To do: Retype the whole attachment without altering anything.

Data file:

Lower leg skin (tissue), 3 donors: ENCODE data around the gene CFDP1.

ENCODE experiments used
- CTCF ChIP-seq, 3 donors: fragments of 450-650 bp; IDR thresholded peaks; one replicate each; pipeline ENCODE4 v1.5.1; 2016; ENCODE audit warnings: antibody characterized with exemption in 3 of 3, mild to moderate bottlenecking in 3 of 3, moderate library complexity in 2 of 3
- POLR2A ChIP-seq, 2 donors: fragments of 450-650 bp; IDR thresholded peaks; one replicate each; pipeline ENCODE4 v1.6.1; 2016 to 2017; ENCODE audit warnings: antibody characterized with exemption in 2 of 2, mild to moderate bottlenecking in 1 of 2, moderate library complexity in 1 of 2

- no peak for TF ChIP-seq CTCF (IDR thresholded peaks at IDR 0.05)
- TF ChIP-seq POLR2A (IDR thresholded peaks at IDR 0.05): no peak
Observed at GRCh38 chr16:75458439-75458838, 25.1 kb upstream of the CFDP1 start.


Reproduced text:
Lower leg skin (tissue), 3 donors: ENCODE data around the gene CFDP1.

ENCODE experiments used
- CTCF ChIP-seq, 3 donors: fragments of 450-650 bp; IDR thresholded peaks; one replicate each; pipeline ENCODE4 v1.5.1; 2016; ENCODE audit warnings: antibody characterized with exemption in 3 of 3, mild to moderate bottlenecking in 3 of 3, moderate library complexity in 2 of 3
- POLR2A ChIP-seq, 2 donors: fragments of 450-650 bp; IDR thresholded peaks; one replicate each; pipeline ENCODE4 v1.6.1; 2016 to 2017; ENCODE audit warnings: antibody characterized with exemption in 2 of 2, mild to moderate bottlenecking in 1 of 2, moderate library complexity in 1 of 2

- no peak for TF ChIP-seq CTCF (IDR thresholded peaks at IDR 0.05)
- TF ChIP-seq POLR2A (IDR thresholded peaks at IDR 0.05): no peak
Observed at GRCh38 chr16:75458439-75458838, 25.1 kb upstream of the CFDP1 start.